Michigan's Secretary of State serves two main functions, as the state's leading elections official and as the primary regulator of driving and licensing issues.
Accusations & A Tight Race
But this year's Secretary of State race has become a bit more complicated. To hear Democratic nominee Jocelyn Benson and Republican candidate Ruth Johnson tell the tale, there are some dark forces at play in the race for Michigan Secretary of State. Claim's of campaign funding from "shadowy" and "fringe" organizations come from both sides.
When you get through all the muck and accusations, two candidates emerge in a very close race that could go either way.
"Absolutely. Particularly this year, it's an open seat," says Bill Ballenger, editor of the Inside Michigan Politics newsletter. He says Johnson and Benson, "are both imminently qualified people to do a very good job, even though they have very different backgrounds."
Johnson is a former state representative from Oakland County, where she now serves as county clerk. Ballenger points out that her current responsibilities are a small-scale version of what the Secretary of State does as an elections official.
Benson is an election law professor at Wayne State University who attended Harvard Law School and is not a native of Michigan, drawing some similarities with Governor Granholm. And the parallels between Benson and Granholm don't end there. Benson is also starting a career in Michigan politics as a relative unknown with a huge groundswell of support from the Democratic Party.
"What you're seeing, and I think where our support's coming from are people who recognize that the sun has set on politics as usual in Michigan," says Benson. "And if you want to know the clearest difference, to me, between my opponent and myself, I believe it's time to start doing things differently in Michigan."
Benson says that includes electing a Democrat to replace Republican Secretary of State Terry Lynn Land, who is term limited.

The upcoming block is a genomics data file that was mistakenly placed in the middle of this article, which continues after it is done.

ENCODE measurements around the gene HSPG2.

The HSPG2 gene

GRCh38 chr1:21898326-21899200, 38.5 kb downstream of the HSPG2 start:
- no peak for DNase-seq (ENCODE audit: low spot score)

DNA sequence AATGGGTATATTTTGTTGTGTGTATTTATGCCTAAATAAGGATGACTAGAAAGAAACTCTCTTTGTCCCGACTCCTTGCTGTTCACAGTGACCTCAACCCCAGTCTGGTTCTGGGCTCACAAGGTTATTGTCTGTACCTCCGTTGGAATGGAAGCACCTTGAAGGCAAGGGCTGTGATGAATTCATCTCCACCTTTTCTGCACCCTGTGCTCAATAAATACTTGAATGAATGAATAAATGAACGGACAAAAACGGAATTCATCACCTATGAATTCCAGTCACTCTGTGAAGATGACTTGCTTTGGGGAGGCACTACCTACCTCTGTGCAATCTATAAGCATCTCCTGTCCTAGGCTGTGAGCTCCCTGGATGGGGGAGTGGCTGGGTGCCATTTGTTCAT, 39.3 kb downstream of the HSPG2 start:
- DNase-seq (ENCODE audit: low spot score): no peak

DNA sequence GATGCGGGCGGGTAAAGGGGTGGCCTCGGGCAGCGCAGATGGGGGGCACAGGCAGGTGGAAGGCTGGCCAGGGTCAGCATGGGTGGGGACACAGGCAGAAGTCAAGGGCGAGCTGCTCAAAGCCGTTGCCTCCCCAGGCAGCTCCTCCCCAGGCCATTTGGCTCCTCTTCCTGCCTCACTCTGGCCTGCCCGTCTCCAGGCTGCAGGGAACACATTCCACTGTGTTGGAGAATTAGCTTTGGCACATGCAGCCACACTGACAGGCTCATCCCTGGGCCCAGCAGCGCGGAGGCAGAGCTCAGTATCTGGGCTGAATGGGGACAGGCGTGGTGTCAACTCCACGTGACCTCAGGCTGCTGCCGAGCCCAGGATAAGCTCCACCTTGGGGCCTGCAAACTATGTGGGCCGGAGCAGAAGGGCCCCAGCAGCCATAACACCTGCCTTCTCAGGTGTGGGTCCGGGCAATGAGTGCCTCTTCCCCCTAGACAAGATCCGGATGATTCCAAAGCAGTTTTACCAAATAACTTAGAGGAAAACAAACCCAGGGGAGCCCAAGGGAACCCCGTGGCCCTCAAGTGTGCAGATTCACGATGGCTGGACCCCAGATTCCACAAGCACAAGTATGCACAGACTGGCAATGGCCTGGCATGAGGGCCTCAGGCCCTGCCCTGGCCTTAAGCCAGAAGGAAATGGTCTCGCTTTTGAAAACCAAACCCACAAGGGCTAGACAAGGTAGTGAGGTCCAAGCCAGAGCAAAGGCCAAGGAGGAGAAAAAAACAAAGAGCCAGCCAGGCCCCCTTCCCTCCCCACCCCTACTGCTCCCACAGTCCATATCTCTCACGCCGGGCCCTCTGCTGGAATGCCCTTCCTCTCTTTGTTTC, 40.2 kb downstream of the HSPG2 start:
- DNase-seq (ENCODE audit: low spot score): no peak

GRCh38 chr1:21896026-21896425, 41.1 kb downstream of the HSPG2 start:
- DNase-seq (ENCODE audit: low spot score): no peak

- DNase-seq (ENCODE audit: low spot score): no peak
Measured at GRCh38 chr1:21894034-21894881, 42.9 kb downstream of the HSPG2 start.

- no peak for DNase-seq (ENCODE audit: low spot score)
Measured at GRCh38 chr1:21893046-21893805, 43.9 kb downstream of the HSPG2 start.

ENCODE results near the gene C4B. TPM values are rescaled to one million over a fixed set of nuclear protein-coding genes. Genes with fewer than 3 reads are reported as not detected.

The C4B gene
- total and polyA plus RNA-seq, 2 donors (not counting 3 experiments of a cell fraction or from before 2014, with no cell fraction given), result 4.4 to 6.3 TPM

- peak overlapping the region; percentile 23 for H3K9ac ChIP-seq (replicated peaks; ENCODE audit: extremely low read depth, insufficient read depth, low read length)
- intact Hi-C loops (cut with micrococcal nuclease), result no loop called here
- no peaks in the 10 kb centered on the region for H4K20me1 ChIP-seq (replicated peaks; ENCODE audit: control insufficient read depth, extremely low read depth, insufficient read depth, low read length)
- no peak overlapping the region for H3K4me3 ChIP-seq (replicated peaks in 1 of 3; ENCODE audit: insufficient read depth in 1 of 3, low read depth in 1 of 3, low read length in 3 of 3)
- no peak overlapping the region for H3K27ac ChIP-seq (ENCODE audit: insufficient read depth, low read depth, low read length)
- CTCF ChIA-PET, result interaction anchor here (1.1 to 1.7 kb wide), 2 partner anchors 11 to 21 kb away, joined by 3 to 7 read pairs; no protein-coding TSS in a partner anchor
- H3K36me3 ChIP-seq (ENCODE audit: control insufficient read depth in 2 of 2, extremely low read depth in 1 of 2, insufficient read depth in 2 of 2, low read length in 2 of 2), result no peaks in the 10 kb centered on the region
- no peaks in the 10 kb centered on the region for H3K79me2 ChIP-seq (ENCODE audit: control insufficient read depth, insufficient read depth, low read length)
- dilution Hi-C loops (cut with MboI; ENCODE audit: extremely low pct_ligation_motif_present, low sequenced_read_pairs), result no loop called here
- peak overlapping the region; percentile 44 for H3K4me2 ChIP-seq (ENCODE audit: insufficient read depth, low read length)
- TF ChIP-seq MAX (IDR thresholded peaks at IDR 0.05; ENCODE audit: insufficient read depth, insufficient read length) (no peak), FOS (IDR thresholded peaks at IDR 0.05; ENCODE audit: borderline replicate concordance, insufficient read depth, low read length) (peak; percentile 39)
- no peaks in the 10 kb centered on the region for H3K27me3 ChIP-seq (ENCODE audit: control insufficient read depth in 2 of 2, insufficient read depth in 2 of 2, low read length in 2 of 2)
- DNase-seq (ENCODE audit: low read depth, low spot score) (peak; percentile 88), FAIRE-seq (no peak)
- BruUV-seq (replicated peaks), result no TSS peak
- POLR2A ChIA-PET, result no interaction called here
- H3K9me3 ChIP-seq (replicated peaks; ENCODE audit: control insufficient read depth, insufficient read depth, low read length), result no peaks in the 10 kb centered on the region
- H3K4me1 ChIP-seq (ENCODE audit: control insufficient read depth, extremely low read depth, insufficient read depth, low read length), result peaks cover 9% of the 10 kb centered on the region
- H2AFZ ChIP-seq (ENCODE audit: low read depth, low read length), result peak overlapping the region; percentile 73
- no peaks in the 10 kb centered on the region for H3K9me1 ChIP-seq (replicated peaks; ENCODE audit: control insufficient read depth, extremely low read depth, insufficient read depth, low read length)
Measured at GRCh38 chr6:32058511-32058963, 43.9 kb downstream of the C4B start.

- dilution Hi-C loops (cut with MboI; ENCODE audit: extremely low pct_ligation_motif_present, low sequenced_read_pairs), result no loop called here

But for all the bickering between Benson and Johnson over who is working with which shadowy organizations, and where campaign funds are coming from, they agree an awful lot on some of the changes they would like to see in the Secretary of State's office.
As Ruth Johnson puts it: "Provide more convenience and less cost by providing services through the public sector, and also we need to partner more with the private sector so people are able to get their services quickly, easily, and at low cost."
And they'd both like to see the elimination of the state's annual driver responsibility fee, and make voting as easy and reliable as possible for troops serving overseas. They disagree on whether senior citizens should take eye exams more often, and whether there should be early voting, or voting on multiple days.
A Party-Line Decision?
Ballenger says the race for Secretary of State could come down to how people vote on other areas of the ballot, such as in the race for governor, where Republican nominee Rick Snyder leads Democratic nominee Virg Bernero by wide margins in many polls.
"If Jocelyn Benson was running in 2006 or 2008, I'd say she'd be almost a slam dunk to win. Unfortunately for her, this is not 2006 or 2008. It's 2010. And this looks to be a Republican year, and the question is, can she buck the tide?"
If Benson does win, she'll be the first Democratic Secretary of State since Richard Austin was in office 16 years ago.
If Johnson wins, she will be the third Republican woman to hold the position since then.